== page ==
Monday, 21 December 2015

Competition is good for all


We stand for challenging the status quo when it comes to fertiliser pricing and rebates.

Since Greg Campbell started as CEO three years ago, there’s been an increased focus on improving financial returns. The question in the current climate is: How best to return benefits to shareholders? Our customers are telling us that they would prefer competitive pricing, money in their pocket, all-year value and a sensible annual rebate.

When rebates can distort pricing

Delivering all-year value, rather than a one-off rebate is a topic we are passionate about. If you get to the end of a year and you've been squirrelling margin away for 12 months in order to return an excessive rebate, then you shouldn't be congratulated for returning your owners’ money back to them. In that scenario, you've been setting your prices too high throughout the year. If that money is not needed by the co-operative for vital investment, then we believe it is better off in the shareholders’ pocket.

This was the thinking behind our spring superphosphate price cap that saw a web-listed price difference of $7 per tonne between the only two manufacturers in New Zealand. For a large dairy farmer in the grip of a pay-out downturn struggling to manage cash-flow, this price difference can mean thousands of dollars staying in their bank account. The farmers that came to us because of our cap said that is a lot more useful to them right now than a rebate cheque next year.

Delivering an appropriate return on capital across the long-term is more important than fixating on rebate.

Of course, we will look to pay a competitive rebate next year, but measuring a true co-operative by its rebate alone gives a distorted picture.

Science and advice is essential

Price and quality of products are only two ways to deliver all-year value. These days, astute and science-savvy farmers rightly expect well-trained people using smart innovative tools to help them achieve their goals.

For example, we have the most certified nutrient management advisors of any company in New Zealand and, driven by the speed of changes in fertiliser science and nutrient regulations, they are on a constant programme of re-training to keep up to date.

That’s hugely important in areas that are especially sensitive to nitrogen application rates and the potential for run-off. Old technology only told the farmer that fertiliser was applied; it might even have told them roughly where it was applied. Predictive nutrient budgets and new spreading systems can work out how much to put and where to put it – to an accuracy of 20cm. They can vary that application so areas that don’t need as much fertiliser get less, those areas that need more get more, and sensitive areas can be avoided.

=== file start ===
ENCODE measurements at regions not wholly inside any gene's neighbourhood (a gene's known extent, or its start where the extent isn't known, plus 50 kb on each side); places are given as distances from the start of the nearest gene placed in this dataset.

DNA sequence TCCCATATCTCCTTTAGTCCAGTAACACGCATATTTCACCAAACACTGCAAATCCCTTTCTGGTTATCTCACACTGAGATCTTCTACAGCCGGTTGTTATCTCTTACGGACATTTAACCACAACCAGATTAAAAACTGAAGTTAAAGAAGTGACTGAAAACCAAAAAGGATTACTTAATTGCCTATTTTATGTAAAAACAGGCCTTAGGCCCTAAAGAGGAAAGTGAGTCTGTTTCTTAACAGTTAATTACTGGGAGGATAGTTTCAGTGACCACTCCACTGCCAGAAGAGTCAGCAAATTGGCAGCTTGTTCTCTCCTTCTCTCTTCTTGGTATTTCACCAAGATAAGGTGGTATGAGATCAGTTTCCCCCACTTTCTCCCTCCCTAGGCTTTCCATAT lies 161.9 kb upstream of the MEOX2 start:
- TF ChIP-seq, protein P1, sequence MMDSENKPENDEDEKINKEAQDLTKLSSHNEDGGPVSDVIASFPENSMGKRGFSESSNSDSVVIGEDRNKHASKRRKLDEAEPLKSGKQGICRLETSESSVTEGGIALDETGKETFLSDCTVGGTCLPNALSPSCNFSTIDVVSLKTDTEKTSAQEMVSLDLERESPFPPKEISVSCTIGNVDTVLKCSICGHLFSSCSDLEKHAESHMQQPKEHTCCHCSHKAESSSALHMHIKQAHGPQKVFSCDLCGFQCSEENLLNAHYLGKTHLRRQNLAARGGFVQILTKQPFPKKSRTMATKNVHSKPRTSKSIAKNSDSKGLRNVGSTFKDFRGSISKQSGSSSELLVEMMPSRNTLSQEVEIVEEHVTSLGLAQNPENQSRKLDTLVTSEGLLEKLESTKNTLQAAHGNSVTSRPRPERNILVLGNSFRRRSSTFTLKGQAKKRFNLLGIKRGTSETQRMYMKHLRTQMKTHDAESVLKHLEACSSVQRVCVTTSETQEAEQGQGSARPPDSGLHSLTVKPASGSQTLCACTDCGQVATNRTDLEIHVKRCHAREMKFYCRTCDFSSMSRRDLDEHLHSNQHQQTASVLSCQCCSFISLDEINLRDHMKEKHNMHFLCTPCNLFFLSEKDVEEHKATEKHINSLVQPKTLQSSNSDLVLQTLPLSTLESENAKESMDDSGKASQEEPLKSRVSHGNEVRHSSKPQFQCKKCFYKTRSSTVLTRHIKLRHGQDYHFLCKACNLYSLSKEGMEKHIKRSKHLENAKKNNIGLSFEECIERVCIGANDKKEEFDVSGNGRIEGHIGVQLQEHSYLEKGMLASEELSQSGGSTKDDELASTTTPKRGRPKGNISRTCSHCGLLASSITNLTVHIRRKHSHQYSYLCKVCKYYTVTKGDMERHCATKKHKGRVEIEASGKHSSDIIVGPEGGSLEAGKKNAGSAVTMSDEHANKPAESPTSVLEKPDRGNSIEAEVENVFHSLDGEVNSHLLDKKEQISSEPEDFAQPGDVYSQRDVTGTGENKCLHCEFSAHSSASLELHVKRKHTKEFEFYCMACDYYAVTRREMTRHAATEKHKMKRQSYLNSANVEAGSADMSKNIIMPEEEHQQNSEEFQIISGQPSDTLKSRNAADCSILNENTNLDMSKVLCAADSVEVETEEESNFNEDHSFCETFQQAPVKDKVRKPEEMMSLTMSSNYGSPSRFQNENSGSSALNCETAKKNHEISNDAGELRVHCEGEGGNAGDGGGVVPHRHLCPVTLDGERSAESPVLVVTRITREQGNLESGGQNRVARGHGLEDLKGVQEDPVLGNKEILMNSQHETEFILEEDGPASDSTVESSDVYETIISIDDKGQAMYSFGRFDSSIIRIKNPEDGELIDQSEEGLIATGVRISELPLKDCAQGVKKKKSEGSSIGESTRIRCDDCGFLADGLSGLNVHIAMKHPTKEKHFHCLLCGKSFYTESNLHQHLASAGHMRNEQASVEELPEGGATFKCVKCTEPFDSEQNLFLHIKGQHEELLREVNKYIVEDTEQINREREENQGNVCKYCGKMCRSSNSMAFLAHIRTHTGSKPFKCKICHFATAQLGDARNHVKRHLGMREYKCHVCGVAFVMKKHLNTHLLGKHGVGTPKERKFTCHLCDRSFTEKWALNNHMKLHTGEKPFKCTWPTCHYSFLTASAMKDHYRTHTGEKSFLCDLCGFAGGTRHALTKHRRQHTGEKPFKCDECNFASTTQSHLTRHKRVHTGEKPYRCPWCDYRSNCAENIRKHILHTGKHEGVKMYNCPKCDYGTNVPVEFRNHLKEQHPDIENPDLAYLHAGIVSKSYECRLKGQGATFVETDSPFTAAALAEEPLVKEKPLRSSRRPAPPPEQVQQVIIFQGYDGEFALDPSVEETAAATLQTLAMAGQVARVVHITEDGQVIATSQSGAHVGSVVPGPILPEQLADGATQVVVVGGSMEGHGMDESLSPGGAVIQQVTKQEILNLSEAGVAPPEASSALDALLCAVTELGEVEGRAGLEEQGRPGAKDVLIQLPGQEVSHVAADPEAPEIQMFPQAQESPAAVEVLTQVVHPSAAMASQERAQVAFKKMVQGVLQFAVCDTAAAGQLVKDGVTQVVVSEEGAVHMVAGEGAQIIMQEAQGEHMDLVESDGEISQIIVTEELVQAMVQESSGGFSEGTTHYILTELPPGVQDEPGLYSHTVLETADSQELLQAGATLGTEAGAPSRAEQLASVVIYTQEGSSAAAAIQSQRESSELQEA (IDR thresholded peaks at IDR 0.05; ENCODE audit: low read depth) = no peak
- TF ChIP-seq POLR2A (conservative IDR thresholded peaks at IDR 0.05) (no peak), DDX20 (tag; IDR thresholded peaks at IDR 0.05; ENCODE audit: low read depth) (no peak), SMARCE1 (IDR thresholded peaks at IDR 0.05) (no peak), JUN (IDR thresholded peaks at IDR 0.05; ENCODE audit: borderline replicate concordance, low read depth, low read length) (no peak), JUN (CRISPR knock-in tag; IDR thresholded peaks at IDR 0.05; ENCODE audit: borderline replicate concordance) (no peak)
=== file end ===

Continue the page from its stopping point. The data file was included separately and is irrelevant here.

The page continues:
Because we invest in the laboratory, the stores, several spreading ventures as well as the map-and-measure technology, all the vital information can be efficiently integrated using the latest technology and qualified staff.

Close enough isn’t good enough

The data from the soil tests, fertiliser plans, spreading records and growth-tracking data from devices like the Pasture Meter from C-DAX are integrated into one easy-to-use auditable map.

Gone are the days when putting the same amount of fertiliser over the whole property and averaging out the benefits is OK for farmers. Farmers need to know that there is advanced science, a high level of accuracy and good data behind every tonne of fertiliser that goes on to their land. The pasture production responses are proven and there’s no snake oil claims or puffery.

We have agchem and seeds products to boost feed quality and quantity, and animal health products to drive livestock’s wellbeing and productivity. But these are only as good as the advice and insight that accompanies them.

Great relationships are the key

I might not be impartial, but I believe we can develop stronger relationships as we don’t have middlemen in the way.

This is an approach that keeps us customer-focused, upfront and transparent. Having a trusted team that’s approachable is the essence of a true co-operative. There’s no place to hide if things go wrong, but it also means that our customers are dealing with the people and the buck stops with them.

By the time the upswing in dairy payouts comes, the rural sector will have shown its resilience and adaptability. There’s a saying about never letting a good crisis go to waste and that is about looking at all aspects of the status quo and questioning whether things can be done better. After dairy farmers have evaluated their nutrient management set-up, we’re confident that we can earn that call or visit up the driveway.